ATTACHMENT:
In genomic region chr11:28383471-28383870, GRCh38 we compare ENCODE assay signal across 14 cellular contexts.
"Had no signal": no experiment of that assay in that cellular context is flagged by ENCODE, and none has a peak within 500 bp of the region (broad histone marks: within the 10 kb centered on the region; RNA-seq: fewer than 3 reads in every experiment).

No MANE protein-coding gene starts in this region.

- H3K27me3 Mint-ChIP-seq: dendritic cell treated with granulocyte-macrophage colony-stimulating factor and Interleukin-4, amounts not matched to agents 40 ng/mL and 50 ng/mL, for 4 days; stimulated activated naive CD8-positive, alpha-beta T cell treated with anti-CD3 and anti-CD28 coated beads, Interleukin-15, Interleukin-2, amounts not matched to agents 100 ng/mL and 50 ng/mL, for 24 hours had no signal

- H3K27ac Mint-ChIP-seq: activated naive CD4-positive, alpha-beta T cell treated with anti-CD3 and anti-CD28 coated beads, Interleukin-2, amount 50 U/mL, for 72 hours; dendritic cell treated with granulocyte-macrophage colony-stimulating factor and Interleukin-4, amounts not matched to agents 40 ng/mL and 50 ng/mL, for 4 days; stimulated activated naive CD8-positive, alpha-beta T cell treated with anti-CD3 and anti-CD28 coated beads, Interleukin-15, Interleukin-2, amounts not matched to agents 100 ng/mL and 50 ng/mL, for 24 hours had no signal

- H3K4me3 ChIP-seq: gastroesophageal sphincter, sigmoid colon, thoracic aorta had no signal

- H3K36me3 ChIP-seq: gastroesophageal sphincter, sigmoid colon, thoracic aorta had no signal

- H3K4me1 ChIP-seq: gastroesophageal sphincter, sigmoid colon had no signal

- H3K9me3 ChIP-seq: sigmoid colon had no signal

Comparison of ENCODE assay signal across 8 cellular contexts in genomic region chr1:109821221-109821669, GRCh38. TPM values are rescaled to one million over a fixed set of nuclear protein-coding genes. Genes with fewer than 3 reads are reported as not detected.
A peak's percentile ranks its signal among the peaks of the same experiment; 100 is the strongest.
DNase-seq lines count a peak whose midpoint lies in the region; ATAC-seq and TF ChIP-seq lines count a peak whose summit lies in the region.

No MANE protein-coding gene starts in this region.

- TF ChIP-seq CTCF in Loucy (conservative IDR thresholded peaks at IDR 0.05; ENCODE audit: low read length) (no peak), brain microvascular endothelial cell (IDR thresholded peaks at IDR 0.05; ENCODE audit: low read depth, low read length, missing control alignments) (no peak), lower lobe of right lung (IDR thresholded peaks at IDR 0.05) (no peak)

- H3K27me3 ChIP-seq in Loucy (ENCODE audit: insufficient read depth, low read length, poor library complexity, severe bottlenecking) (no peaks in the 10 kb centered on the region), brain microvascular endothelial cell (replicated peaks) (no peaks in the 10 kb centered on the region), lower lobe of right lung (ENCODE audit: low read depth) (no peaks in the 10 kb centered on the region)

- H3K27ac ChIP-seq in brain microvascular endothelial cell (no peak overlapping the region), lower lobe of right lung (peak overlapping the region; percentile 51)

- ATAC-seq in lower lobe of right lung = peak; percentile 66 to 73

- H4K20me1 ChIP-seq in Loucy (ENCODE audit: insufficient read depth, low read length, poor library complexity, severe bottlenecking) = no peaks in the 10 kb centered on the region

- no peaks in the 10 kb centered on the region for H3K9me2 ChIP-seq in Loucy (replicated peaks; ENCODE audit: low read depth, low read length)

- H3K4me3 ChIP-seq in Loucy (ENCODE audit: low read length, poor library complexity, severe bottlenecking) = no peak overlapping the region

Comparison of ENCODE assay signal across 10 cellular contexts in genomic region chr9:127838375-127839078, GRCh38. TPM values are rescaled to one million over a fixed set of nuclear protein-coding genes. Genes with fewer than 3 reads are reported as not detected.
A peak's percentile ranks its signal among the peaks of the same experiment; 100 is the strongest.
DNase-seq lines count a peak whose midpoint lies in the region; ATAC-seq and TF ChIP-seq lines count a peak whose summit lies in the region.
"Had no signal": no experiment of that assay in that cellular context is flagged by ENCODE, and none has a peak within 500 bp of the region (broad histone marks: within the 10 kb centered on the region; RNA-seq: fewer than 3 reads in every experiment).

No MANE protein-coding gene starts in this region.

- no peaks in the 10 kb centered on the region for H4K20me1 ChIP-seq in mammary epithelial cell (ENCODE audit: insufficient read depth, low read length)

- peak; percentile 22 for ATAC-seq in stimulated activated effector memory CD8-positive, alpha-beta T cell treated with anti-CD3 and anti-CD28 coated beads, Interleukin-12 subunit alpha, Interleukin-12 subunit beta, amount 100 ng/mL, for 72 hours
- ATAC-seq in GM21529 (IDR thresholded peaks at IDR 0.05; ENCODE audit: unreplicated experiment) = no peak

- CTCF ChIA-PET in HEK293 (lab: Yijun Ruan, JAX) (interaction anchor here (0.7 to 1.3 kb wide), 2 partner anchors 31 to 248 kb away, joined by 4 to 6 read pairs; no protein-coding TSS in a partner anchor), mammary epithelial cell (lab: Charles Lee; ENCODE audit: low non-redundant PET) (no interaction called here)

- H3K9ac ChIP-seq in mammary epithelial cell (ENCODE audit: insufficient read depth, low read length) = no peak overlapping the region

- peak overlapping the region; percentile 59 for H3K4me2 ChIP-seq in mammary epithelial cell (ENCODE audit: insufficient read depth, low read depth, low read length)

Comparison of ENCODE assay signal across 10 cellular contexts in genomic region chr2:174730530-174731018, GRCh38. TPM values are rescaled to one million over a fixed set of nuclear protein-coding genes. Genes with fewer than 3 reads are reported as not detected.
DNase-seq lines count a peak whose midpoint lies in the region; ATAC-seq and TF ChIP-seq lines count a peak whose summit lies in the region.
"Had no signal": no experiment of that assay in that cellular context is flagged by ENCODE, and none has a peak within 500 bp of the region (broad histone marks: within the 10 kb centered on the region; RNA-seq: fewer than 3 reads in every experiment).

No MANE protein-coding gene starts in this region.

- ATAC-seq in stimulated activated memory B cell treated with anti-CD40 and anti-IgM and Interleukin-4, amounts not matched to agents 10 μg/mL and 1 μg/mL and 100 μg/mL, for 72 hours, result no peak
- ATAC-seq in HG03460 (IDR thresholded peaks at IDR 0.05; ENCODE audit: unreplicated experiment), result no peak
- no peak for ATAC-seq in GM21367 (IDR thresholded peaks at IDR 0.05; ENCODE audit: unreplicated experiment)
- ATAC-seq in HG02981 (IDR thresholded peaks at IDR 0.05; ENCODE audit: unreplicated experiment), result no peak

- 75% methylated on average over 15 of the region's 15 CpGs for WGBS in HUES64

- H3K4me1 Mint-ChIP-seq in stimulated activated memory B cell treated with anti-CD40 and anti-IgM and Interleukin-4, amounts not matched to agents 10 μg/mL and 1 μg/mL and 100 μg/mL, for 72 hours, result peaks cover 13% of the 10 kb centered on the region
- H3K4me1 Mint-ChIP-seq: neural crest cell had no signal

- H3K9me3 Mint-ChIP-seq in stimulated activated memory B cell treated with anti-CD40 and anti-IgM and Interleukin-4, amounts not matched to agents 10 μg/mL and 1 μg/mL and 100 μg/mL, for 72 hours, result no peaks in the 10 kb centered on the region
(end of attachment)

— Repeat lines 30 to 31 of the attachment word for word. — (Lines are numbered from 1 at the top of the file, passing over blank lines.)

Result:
- H3K9ac ChIP-seq in mammary epithelial cell (ENCODE audit: insufficient read depth, low read length) = no peak overlapping the region

- peak overlapping the region; percentile 59 for H3K4me2 ChIP-seq in mammary epithelial cell (ENCODE audit: insufficient read depth, low read depth, low read length)